I get made fun of for two things that I know for a fact is actually jealousy: taking naps and going to bed before 10pm. Let me clarify. It’s jealousy from mostly my peers (people in their late 30s, 40s, and beyond). When I tell them I take naps every single day at some point between 12pm and 2pm, they look at me with bewilderment and 90% of the time they’ll say “really?” kind of expecting me to feel like crap because they don’t nap. Or they might say “how the hell do you do that? I could never nap.” But then there’s this look on their face that follows. It’s this look where I can tell they’re thinking to themselves “damn, I wish I could take naps as often as this guy.” Well, let me tell you something. You should feel that way and you sure as hell should be taking naps. Let’s get into it.
If you want the scientific proof that naps are beneficial to you then look no further than The Sleep Foundation. But just in case you want some highlights, here they are:
- Naps can restore alertness, enhance performance, and reduce mistakes and accidents. A study at NASA on sleepy military pilots and astronauts found that a 40-minute nap improved performance by 34% and alertness 100%.
- Naps can increase alertness in the period directly following the nap and may extend alertness a few hours later in the day.
- Scheduled napping has also been prescribed for those who are affected by narcolepsy.
- Napping has psychological benefits. A nap can be a pleasant luxury, a mini-vacation. It can provide an easy way to get some relaxation and rejuvenation.
And yes, I have to disclose to you that there are negative effects as well which can be:
- Naps can leave people with sleep inertia, especially when they last more than 10-20 minutes. Sleep inertia is defined as the feeling of grogginess and disorientation that can come with awakening from a deep sleep. While this state usually only lasts for a few minutes to a half-hour, it can be detrimental to those who must perform immediately after waking from a napping period. Post-nap impairment and disorientation is more severe, and can last longer, in people who are sleep deprived or nap for longer periods.
- Napping can also have a negative effect on other sleeping periods. A long nap or a nap taken too late in the day may adversely affect the length and quality of nighttime sleep. If you have trouble sleeping at night, a nap will only amplify problems.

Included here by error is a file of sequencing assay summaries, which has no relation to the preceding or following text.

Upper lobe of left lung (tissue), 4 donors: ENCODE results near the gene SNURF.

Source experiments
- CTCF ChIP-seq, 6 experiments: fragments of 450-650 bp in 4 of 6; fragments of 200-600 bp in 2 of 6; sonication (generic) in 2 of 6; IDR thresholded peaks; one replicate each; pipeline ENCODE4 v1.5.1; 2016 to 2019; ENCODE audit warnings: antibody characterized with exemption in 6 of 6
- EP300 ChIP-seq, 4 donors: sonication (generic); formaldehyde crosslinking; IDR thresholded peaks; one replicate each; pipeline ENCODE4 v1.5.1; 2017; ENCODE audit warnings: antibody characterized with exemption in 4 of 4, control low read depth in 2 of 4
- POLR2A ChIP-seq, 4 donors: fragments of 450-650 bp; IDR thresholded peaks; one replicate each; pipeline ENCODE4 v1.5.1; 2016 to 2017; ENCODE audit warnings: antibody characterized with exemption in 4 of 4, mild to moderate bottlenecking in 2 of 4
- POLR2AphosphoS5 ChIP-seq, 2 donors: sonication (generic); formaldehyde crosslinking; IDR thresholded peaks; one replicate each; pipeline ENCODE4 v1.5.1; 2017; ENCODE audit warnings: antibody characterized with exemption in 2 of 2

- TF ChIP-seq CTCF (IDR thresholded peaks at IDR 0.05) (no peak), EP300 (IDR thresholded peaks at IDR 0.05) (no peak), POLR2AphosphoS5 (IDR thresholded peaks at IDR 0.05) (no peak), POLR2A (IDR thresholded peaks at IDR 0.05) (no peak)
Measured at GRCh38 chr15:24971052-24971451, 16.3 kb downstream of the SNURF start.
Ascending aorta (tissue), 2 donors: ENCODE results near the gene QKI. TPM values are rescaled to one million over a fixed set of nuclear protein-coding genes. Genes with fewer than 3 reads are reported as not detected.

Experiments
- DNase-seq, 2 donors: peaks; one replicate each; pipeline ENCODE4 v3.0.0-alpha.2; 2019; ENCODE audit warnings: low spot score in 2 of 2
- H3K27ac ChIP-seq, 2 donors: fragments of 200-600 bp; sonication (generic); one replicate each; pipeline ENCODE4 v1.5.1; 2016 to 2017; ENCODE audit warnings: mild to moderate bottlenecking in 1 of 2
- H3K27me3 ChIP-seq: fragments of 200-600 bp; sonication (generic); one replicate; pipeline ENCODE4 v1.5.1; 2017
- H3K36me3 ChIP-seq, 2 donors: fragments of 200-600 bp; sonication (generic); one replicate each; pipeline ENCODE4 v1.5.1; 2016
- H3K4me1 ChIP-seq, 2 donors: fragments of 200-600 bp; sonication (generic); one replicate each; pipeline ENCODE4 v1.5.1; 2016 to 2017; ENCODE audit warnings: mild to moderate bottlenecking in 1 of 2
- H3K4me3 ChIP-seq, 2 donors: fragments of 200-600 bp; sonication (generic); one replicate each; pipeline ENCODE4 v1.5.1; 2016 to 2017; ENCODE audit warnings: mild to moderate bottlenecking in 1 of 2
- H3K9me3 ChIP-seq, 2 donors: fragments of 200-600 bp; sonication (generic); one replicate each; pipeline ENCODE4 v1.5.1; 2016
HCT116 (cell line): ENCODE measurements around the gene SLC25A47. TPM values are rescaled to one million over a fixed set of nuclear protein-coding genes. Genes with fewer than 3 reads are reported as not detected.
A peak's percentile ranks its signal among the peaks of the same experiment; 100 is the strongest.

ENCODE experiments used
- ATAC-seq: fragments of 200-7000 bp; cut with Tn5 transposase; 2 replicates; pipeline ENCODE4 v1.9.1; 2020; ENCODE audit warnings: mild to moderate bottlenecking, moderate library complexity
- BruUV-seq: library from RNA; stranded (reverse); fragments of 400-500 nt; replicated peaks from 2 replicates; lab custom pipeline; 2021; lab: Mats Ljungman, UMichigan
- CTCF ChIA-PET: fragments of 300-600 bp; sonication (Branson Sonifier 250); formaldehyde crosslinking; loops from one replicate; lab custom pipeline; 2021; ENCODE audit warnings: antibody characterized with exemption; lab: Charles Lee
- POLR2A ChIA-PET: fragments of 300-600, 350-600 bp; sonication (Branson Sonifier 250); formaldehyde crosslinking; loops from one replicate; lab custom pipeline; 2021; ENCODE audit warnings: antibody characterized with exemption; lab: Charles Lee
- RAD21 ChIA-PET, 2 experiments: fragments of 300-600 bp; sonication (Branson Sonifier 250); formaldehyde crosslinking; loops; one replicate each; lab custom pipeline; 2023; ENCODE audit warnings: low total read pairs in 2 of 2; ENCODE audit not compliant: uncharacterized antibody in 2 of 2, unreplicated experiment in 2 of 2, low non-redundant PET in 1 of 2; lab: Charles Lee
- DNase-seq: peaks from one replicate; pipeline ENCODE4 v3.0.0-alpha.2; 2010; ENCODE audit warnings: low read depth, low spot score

- One study has indicated that napping is associated with increased risk of heart failure in people already at risk.
But remember these negatives can usually be avoided. Most negatives are associated with napping for extended periods. So make sure they are an hour or less. And the part about risk of heart failure is hardly fact. It was one study and didn’t take into account people in the study who were already unhealthy. So now that we’ve gotten that out of the way I want to point you to some reasons to take a nap which is another article you need to read. I also want you to pay attention to the different kinds of naps which goes into nap lengths and what each nap can do for you. This should allow you to narrow down what kinds of naps are right for you and get you started on the path to taking the naps you need. So yeah, there’s a bunch of stuff out there about napping you should read but I figured I would state my own reasons why napping has helped me because it might help you. My reasons for napping are the following:
1. I generally feel great afterwards
And by great I mean ridiculously refreshed. If I get in a nice hour long nap the second I wake up I usually feel like a million bucks. There’s no adjustment period like after a full nights sleep. In general I’m pretty much ready to go within minutes after my eyes open. I just feel better, period. And by that I mean physically and mentally. It’s hard to describe the feeling unless you consistently nap every or almost every day.
2. Alertness and productivity
This where I would refer you to some of the links I’ve provided as proof but it’s 100% true. I feel more alert and because I feel like a million bucks I’m usually raring to go at whatever activity I’m about to encounter. In fact I’m writing this very article after having taking a nap and I feel like I’m typing a million words a minute. Fact is, I know I’m typing faster and I know I’m just “on it” more. If you ever want to get more work done in a shorter period of time, take an hour long nap. You will not regret it.
3. It saves time. Yes, it saves time
You might be reading this and think to yourselves, “but you’re wasting an hour!” You’d be right in knowing that yes, I did spend an hour doing “nothing.” But I didn’t. Trust me guys, I friggin’ feel like Superman right now and I cannot tell you how much more quickly I work after being refreshed from a nap. Sometimes I think I can get double done in the span of an hour. It saves time, believe me, it does.
What if you work in an office and you’re not allowed to nap?
Ask your boss if you can take a daily nap. I’m dead serious. I know this is though. I know this is unconventional. But if you can somehow pitch your boss that this is going to increase your productivity tenfold then it’s worth making the ask. What’s the worst than can happen? They say no. If they do, look for another job. I mean I’m kidding but I’m kind of not. If you don’t have a boss who wants your productivity to increase then you don’t want that boss. Naps should unequivocally be allowed in the workplace.
The next time you make fun of me for my sleep patterns know that I’m likely more energized during the day and considerably healthier than you are. Thanks.